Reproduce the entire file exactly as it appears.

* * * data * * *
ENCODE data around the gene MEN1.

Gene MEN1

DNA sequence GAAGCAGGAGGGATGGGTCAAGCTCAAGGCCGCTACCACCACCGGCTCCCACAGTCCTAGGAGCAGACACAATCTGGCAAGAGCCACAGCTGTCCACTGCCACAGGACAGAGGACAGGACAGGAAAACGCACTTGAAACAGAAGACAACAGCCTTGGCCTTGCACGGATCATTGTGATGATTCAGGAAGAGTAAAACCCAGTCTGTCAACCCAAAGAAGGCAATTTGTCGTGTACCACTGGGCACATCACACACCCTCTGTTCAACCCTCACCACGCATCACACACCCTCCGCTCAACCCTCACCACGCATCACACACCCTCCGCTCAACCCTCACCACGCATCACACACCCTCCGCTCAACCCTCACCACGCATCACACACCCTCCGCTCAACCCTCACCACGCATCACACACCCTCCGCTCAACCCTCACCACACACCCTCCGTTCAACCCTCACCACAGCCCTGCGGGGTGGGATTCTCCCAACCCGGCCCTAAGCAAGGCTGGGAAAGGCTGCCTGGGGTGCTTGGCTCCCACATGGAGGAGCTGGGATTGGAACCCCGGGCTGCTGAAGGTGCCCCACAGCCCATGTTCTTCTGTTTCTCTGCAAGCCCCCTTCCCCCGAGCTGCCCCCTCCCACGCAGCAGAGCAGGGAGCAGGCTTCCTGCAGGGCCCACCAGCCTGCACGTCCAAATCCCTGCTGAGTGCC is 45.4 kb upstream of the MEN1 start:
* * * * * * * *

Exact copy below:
ENCODE data around the gene MEN1.

Gene MEN1

DNA sequence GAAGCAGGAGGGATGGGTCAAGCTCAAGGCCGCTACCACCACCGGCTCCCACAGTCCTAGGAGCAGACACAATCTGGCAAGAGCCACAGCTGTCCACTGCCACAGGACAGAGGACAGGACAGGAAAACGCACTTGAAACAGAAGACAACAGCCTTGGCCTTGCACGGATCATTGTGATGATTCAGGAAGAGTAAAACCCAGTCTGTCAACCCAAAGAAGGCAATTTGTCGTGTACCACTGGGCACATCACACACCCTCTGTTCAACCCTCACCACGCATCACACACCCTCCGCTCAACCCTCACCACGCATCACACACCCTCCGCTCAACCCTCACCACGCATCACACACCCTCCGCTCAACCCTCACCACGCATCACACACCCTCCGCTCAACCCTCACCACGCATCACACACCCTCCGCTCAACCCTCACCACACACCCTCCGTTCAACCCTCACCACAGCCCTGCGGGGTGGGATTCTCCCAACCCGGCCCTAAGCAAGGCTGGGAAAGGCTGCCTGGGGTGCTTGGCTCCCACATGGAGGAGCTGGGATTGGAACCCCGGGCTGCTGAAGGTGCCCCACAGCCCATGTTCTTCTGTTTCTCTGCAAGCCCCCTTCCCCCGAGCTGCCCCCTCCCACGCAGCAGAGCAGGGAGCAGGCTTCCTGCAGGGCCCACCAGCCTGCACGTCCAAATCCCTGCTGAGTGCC is 45.4 kb upstream of the MEN1 start: